Billy was confused by this nighttime incident, which made him uneasy. The next day, he saw the man from that night and was able to recognize him in the light of day as an after-guardsman. At the same time, though, he was uncertain whether it was really the same person, because the after-guardsmen appears genial and young, not like a conspirator. The man recognized Billy as well, and greeted him pleasantly one day. This surprised Billy, who didn't know how to respond.
Billy is unsure of whether the nice-looking after-guardsman is the same person who was possibly planning a mutiny, because he is inclined to see the man's appearance as indicative of his character. Billy doesn't know how to respond because the goings-on on the ship have become so murky—is the sailor just a nice guy, or is he still trying to win Billy over to mutiny?
Billy knew that he should report the after-guardsman, but also feared being a tattletale. One night he mentioned the event to the Dansker, but did not give all the details of the story. The Dansker saw the story as proof that "Jimmy Legs" was "down on" Billy. Billy was confused and asked what Claggart had to do with it.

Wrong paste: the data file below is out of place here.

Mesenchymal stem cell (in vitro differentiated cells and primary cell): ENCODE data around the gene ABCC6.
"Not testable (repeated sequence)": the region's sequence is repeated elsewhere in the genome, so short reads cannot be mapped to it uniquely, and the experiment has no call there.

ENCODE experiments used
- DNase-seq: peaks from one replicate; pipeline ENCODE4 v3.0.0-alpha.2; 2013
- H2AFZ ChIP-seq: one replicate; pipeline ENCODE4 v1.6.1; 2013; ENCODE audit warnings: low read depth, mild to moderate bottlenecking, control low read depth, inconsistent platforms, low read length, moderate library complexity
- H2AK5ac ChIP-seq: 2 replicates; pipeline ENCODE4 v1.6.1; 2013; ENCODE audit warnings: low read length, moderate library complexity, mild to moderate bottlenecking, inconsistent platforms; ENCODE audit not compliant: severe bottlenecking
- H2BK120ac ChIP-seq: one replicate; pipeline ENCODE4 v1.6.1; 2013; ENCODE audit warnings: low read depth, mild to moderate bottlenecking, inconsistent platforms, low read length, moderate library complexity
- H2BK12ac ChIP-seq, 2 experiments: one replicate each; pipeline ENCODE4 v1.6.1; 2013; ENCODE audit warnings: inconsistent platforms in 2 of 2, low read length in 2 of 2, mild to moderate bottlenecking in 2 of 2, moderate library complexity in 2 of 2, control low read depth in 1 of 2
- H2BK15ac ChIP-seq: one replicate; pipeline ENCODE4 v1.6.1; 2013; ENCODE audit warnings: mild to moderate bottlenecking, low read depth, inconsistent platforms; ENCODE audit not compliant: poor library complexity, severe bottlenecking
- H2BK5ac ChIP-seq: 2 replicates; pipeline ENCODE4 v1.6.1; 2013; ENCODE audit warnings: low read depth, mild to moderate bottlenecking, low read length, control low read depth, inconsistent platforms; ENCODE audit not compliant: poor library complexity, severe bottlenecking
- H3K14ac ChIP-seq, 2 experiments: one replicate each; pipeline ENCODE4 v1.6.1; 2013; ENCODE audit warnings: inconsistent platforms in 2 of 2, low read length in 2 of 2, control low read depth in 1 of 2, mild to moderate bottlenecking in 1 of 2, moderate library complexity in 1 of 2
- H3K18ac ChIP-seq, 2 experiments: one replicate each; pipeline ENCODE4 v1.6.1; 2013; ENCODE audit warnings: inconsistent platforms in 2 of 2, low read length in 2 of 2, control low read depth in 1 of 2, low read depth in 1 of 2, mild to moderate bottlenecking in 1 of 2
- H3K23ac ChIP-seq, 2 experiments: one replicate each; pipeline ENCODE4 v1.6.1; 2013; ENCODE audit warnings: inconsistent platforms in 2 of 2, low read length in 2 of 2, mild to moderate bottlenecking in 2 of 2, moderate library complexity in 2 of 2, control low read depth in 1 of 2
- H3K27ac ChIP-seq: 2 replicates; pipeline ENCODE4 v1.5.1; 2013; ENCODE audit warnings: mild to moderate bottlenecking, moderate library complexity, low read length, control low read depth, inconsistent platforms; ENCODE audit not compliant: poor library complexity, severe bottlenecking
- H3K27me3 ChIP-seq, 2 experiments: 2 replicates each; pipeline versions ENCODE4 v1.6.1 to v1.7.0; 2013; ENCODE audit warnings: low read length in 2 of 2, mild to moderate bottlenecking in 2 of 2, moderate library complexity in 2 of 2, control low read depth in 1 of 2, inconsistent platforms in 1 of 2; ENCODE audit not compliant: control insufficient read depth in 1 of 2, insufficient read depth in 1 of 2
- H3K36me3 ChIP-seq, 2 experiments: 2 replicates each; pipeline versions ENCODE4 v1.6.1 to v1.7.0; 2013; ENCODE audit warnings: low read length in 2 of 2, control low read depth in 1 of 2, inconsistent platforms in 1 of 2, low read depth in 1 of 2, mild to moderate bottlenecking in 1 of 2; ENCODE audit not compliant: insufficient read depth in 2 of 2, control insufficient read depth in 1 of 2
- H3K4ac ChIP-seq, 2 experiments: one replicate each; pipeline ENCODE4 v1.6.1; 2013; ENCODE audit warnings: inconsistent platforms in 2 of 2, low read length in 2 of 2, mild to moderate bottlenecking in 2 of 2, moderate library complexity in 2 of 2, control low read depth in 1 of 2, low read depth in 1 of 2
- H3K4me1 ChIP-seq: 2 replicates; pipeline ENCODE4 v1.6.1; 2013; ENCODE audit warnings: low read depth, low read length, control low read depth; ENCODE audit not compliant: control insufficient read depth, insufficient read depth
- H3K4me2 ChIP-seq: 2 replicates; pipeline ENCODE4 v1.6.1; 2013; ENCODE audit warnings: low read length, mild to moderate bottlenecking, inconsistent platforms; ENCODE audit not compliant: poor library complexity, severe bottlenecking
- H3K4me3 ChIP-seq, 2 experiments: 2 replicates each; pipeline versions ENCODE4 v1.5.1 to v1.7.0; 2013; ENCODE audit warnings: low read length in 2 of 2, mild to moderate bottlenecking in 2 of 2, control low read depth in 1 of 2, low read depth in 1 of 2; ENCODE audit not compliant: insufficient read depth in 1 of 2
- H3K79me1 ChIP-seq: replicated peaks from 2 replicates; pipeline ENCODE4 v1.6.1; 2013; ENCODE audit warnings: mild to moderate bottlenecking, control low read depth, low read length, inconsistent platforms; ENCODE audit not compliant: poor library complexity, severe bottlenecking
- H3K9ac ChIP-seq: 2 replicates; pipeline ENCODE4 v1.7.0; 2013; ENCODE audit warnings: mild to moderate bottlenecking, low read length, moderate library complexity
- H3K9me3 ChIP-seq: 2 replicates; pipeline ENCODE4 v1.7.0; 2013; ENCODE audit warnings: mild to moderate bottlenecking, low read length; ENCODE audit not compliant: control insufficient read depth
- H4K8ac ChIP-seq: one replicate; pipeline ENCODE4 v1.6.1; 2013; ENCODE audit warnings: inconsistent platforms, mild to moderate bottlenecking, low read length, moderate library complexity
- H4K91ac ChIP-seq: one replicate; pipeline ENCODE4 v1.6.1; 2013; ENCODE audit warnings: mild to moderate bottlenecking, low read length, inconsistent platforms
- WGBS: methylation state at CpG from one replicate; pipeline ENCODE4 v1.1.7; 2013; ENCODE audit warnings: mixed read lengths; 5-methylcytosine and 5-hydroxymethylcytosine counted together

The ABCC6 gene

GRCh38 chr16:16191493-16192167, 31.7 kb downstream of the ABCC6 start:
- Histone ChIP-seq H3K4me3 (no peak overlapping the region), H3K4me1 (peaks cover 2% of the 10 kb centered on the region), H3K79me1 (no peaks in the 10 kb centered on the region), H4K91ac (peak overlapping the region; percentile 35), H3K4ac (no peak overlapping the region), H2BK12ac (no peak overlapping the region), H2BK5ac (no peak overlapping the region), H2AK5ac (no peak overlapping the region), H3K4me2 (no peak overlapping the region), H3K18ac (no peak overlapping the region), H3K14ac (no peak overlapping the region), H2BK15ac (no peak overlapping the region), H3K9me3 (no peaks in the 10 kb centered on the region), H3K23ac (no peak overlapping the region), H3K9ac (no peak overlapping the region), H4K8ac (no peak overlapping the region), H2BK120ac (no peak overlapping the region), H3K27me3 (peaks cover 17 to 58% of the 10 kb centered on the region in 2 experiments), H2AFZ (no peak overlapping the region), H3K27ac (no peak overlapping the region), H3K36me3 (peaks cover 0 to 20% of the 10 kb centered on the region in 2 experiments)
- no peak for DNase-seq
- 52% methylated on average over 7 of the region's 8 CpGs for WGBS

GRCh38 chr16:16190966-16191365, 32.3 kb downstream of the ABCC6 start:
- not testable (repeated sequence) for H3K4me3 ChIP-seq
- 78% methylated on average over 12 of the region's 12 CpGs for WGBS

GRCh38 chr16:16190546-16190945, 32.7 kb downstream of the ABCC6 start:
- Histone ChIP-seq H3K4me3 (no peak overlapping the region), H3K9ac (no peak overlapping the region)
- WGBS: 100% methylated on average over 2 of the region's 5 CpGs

Billy faces a conflict between his loyalty to the captain, which would dictate that he tell Vere about the possible mutiny, and his loyalty to his fellow shipmates, which makes him hesitant to be a tattletale. The Dansker, meanwhile, sees all of this as part of Claggart's hatred of Billy, suggesting that Claggart is behind the whole thing as an effort to entrap Billy. It's easy to take this as being true, but is it? We as readers have only the Dansker's unsubstantiated word to go on.
The Dansker, though, didn't say. The narrator says that the old man's experience at sea had taught him to stay out of such matters, as he had learned "that bitter prudence which never interferes in aught and never gives advice."
The Dansker has gained wisdom through experience. A figure from the honorable military past, he knows not to get involved in Billy's affairs. But there is an interesting tension here, as well—shouldn't camaraderie compel the Dansker to want to help Billy? But the Dansker's sense of camaraderie does not extend to giving advice, to personal loyalty. It is more of an impersonal camaraderie with the group of sailors.